All the research on board the ship is completed up to this point, and we are transiting back to Woods Hole, MA. We should arrive back around mid-day on the 6th. In the remaining time we have aboard the vessel, we will be packing up all our equipment, collected samples, personal belonging, and cleaning our cabins. The night’s watch is adjusting our sleep schedules back. It’s a fun process, that in my personal experience, I don’t recommend.

Our last tow on the research vessel was conducted on the 4th, around 02:00 – 06:00 in the morning. The catch was by far the most impressive we’ve seen. Our tow consisted of the myctophids, krill, shrimp, large salps, cyclothone, and sigmops that are common to see in our net tows. However, the catch held a surprise… a ~ 0.33-meter-long squid! (aka. About a foot long) We have caught a few squids before in our tows, but none like this one. Our previous squids have ranged between <1-12cm in length. From a size perspective, the last squid was a sight to see. The chromatophores were even still active on the squid’s tentacles, which was my favorite part of the squid.  (Note: Chromatophores are cells that contain a pocket of pigment granules that, when stretched, will increase the area of the pigmentation resulting in color changes.)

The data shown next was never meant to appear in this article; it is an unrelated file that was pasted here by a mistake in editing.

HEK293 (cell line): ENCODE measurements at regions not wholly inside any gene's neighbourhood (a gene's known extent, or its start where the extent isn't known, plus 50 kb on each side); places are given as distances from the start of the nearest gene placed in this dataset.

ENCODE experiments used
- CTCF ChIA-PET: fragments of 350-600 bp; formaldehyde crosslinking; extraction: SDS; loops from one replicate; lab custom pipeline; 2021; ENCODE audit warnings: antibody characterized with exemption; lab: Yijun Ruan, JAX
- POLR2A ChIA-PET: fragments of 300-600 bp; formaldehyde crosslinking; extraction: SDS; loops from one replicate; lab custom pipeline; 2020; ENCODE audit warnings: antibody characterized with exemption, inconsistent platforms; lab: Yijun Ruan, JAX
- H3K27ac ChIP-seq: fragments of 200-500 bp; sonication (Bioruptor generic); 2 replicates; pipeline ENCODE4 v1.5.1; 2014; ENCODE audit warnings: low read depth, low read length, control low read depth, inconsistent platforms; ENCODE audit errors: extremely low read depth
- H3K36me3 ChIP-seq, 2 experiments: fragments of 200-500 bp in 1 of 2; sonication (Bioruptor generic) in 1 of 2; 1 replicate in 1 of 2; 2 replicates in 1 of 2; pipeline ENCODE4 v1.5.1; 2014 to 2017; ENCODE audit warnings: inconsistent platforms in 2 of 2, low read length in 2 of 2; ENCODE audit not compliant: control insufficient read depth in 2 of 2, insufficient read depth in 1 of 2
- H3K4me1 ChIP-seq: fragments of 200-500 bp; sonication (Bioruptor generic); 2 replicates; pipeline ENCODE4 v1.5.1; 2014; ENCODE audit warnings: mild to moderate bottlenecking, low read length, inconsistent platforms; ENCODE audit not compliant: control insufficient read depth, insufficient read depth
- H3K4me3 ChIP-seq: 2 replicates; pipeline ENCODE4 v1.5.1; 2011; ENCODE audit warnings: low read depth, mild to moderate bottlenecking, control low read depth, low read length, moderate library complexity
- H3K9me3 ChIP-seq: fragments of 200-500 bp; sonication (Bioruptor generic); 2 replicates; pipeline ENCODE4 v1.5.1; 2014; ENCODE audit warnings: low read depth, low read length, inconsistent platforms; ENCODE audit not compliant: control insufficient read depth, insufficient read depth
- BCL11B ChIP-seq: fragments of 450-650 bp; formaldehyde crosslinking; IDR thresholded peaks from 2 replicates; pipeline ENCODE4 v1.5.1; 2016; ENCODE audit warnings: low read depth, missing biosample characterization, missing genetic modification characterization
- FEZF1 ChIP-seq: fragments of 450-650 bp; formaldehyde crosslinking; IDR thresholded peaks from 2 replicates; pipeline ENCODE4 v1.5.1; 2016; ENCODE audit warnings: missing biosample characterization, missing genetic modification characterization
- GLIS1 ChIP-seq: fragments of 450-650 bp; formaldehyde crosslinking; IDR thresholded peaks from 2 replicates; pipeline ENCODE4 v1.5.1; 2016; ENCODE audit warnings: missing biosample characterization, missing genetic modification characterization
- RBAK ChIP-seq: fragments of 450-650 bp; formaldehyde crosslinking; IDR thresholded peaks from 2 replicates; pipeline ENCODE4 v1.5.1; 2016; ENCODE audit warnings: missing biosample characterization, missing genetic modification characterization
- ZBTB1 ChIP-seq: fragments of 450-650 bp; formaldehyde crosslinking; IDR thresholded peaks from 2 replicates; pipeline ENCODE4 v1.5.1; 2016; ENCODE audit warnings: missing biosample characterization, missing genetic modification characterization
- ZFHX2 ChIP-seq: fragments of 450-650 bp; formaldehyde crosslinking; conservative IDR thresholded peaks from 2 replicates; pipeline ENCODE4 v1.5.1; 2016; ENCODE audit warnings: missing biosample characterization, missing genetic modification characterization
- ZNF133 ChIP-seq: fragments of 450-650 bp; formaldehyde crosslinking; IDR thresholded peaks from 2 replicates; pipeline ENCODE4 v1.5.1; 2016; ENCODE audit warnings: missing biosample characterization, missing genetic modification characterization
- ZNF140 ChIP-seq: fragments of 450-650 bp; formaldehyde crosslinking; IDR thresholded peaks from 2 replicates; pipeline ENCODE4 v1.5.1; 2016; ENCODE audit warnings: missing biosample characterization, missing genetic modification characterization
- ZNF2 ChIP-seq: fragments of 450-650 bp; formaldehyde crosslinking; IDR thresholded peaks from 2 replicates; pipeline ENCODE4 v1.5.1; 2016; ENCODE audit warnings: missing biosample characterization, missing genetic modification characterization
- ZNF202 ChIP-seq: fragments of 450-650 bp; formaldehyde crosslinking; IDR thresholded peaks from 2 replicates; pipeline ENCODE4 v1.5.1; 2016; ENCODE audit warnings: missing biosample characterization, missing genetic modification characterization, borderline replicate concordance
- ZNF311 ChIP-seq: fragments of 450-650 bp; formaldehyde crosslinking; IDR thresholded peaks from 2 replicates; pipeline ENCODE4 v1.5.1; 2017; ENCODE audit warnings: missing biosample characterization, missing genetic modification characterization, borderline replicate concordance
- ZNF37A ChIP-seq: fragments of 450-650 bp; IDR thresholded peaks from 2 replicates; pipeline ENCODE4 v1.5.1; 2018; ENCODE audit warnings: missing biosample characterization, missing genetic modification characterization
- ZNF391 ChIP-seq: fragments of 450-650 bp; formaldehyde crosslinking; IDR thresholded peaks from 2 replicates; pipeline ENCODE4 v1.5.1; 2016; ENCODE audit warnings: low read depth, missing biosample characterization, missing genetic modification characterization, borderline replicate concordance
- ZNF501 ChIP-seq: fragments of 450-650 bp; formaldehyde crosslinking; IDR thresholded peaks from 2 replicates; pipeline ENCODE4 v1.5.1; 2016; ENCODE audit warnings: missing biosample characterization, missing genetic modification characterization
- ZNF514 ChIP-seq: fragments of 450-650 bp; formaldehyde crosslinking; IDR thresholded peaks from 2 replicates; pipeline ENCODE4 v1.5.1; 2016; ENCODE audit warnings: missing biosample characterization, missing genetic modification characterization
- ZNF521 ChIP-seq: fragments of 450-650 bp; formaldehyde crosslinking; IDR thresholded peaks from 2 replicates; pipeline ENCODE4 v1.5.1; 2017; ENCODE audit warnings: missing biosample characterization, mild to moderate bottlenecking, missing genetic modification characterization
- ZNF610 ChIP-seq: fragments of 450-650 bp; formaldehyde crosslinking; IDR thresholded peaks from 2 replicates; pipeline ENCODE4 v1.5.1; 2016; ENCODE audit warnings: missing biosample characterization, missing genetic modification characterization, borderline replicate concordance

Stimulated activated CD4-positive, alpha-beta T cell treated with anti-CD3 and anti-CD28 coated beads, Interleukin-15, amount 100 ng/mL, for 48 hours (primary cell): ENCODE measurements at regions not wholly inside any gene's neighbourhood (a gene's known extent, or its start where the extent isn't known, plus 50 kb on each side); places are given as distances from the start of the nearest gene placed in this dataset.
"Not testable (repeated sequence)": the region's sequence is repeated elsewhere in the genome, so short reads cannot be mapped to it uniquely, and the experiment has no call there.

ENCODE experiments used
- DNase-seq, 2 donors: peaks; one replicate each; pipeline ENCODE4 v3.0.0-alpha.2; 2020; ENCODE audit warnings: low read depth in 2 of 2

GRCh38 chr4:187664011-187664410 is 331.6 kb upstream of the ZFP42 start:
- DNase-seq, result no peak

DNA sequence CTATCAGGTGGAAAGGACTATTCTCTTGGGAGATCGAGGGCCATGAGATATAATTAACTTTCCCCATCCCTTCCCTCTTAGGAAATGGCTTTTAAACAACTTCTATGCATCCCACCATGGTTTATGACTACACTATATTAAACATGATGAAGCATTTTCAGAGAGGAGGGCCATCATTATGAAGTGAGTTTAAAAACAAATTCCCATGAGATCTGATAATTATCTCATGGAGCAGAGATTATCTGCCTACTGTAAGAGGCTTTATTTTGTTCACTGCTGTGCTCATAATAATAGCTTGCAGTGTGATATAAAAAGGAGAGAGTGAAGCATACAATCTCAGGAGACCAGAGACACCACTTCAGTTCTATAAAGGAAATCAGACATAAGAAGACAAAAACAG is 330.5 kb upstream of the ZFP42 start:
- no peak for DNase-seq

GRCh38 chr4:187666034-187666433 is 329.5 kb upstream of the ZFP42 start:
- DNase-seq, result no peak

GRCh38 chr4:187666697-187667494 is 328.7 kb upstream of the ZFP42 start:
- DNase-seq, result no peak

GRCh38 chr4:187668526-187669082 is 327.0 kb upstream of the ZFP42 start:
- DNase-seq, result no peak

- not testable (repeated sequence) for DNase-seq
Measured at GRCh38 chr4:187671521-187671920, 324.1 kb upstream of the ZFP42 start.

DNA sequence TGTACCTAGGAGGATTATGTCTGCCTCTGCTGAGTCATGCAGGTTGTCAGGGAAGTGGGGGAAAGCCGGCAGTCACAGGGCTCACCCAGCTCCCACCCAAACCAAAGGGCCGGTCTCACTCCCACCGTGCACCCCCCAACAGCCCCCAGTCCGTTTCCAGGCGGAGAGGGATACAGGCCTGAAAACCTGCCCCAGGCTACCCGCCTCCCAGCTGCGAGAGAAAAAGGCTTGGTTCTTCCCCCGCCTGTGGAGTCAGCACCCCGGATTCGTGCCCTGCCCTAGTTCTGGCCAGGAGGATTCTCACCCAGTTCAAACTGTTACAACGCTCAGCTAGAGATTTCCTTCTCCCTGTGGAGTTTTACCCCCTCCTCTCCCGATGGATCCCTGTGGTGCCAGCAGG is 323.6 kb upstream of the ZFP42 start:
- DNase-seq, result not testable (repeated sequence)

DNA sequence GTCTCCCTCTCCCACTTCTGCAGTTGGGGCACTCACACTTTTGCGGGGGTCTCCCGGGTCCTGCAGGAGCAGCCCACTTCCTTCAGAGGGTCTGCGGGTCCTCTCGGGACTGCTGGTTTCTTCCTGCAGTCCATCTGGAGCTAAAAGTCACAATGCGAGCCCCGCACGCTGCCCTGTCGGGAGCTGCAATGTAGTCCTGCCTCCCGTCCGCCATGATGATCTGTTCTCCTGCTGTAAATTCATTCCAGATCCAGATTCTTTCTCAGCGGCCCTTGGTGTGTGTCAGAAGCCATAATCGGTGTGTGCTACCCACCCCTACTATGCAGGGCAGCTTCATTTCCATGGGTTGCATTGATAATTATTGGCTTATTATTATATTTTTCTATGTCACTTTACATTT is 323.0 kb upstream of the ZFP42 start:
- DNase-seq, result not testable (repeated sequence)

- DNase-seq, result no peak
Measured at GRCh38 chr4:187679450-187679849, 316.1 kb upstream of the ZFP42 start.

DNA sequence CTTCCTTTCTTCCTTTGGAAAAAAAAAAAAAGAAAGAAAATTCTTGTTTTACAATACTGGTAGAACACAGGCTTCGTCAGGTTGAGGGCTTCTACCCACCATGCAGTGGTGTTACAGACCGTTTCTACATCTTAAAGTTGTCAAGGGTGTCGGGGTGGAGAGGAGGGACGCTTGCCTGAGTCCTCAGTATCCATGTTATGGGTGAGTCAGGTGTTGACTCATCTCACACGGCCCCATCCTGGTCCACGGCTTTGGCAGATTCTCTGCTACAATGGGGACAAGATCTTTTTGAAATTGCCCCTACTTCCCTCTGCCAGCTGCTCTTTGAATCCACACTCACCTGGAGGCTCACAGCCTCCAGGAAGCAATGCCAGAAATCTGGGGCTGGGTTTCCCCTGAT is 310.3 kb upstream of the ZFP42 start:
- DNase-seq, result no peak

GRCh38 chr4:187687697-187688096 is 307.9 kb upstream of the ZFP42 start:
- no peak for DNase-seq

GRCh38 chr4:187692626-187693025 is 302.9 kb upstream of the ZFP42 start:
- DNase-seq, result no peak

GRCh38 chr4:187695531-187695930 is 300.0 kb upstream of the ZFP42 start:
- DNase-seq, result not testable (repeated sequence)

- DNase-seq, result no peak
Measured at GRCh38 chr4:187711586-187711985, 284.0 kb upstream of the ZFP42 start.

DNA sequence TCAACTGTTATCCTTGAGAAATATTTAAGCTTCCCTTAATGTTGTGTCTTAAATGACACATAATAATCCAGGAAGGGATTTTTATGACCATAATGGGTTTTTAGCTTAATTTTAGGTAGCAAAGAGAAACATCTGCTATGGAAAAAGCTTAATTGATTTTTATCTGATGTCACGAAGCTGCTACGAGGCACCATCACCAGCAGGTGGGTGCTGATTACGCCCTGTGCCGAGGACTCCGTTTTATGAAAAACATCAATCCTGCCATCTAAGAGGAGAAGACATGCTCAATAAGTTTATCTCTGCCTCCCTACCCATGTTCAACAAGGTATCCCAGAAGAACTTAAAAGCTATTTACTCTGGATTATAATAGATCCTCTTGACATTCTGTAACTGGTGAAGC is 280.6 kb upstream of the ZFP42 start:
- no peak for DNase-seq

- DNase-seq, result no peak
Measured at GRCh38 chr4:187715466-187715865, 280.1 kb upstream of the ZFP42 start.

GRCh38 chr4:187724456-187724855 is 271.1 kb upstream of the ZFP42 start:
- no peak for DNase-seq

Figure 1. The large squid (Photo credits – Cassidy Bell).


With all the research done and time spent on the boat, I am truly sad I must leave the vessel and the wonderful people I have met. Spending 2 and a half weeks on a vessel with all the scientists and crew allowed me to get to know everyone and really make lasting friendships. I have enjoyed the company of everyone aboard and hope to one day continue to do research with them again.

Now, as this is my last night’s watch, I would like to state the oath that I and the other night’s watch crew have said in spirit of our duties.

“Night gathers, and now my watch begins.

 It shall not end until 6:00 am. I shall take no alewives, hold no seas, father no larvae. I shall definitely wear hard hats and win no cribbage.

 I shall live and nap at my station.

I am the sword(fish) in the darkness.

I am the watcher on the log.

 I am the net that tows against the current, the light that brings the dawn, the alarm that wakes the sleepers, the shield that guards the realms of krill.

 I pledge my life and honor to the Night’s watch, for this night and all the nights to come (until November 6)."

Katelyn Castler (Undergraduate student at Stonybrook University).